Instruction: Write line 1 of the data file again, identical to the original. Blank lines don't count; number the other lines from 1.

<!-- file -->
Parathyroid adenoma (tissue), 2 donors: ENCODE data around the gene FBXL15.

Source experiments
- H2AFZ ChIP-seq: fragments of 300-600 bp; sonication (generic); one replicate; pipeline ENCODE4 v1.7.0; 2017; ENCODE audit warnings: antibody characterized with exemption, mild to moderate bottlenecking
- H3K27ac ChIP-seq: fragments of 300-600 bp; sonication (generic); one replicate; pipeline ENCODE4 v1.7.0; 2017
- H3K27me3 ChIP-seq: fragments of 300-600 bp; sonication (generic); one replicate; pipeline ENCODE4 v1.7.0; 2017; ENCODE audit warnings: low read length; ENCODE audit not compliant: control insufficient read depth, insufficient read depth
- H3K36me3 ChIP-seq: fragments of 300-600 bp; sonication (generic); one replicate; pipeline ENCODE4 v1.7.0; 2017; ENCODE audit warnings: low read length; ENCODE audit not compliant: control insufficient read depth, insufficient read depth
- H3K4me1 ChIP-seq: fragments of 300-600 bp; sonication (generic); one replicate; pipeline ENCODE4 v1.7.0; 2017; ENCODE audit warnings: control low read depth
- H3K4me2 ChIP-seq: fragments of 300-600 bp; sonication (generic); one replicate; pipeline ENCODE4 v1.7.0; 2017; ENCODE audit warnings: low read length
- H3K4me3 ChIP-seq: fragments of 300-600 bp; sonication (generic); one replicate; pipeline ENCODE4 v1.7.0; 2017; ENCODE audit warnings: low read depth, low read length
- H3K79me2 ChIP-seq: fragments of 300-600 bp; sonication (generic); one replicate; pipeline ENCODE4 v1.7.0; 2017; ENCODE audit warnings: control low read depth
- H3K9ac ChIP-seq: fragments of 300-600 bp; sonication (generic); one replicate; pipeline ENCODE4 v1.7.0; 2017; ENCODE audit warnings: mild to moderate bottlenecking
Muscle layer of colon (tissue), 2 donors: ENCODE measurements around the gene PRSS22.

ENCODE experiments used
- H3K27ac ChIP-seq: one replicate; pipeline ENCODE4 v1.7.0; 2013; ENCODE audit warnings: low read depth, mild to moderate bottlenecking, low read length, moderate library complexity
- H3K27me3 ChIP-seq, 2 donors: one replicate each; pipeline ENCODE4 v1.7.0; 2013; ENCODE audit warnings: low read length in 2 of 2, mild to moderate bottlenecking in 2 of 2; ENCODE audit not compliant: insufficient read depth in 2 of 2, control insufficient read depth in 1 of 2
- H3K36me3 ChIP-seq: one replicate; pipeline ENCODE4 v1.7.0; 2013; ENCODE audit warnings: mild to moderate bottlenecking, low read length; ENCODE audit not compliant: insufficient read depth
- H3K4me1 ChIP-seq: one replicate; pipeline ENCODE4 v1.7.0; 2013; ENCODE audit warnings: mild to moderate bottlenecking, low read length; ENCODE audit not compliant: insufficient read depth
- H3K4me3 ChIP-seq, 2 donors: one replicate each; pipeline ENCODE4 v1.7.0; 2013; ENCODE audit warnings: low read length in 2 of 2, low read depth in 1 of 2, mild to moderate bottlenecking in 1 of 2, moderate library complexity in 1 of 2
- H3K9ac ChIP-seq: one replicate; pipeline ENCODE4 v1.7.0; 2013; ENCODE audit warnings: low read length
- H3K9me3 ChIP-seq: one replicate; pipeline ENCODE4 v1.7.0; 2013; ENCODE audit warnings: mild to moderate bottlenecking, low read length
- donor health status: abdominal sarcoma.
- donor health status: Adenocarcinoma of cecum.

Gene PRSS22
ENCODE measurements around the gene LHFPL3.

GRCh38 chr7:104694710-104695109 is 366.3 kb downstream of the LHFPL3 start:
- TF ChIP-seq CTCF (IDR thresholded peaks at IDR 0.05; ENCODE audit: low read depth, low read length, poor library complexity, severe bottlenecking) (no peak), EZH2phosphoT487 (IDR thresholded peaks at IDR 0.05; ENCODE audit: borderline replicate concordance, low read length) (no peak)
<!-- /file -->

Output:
Parathyroid adenoma (tissue), 2 donors: ENCODE data around the gene FBXL15.